Pie weights are used to hold down a crust during blind baking, where a crust is partially baked before being filled with pie filling. Since pie crusts are made with layers of butter, which allow them to take on a crisp and flaky texture, they tend to puff up in the oven if they are not weighted down. When a crust is puffy on the bottom, it not only leads to a less-than-perfect looking finished pie, but it creates spaces that pie filling can seep into, leading to a soggy crust and and unevenly baked filling.
Pie weights are often small ceramic or metal balls that can be placed on top of a pie crust before baking, but they can come in many shapes and sizes. While a set of “real” weights is a nice addition to your baking collection, you don’t have a set of “official” weights because you can easily make your own using things that you have in your pantry right now: uncooked rice and dried beans.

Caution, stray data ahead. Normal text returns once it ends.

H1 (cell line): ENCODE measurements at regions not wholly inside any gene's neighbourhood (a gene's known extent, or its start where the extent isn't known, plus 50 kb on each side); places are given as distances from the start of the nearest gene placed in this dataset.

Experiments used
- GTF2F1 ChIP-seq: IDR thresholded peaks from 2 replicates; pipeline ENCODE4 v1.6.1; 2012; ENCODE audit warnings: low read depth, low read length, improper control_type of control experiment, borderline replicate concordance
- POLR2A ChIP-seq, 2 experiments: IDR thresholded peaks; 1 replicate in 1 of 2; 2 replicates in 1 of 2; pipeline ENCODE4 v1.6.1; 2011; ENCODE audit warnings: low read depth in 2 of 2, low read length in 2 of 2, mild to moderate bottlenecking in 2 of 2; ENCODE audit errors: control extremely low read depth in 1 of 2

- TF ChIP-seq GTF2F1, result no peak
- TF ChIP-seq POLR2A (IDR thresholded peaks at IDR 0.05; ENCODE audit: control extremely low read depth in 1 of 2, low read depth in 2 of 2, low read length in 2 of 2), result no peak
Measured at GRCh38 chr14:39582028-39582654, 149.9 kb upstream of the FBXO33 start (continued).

To make and use your own pie weights: Line an unbaked pie shell with parchment paper or aluminum foil. Add uncooked rice or dried beans until the pie shell is half full, approximately 3-4 cups. Since the rice and beans are small, they will spread out evenly to hold your pie crust down, even if they’re not as heavy as some commercially available pie-specific weights. Bake the crust as directed and lift out the parchment/foil with the rice/beans inside before proceeding with your recipe.
Metal and ceramic weights can be used time after time. These DIY weights can also be used repeatedly. To store them, simply allow them to cool completely and then transfer them into a sealable container, such as a ziploc bag or a Tupperware-style box. Label the container that you store them in, as you should not cook these extra-dried dried goods for dinner, though you can use them dozens of times as pie weights with great results.
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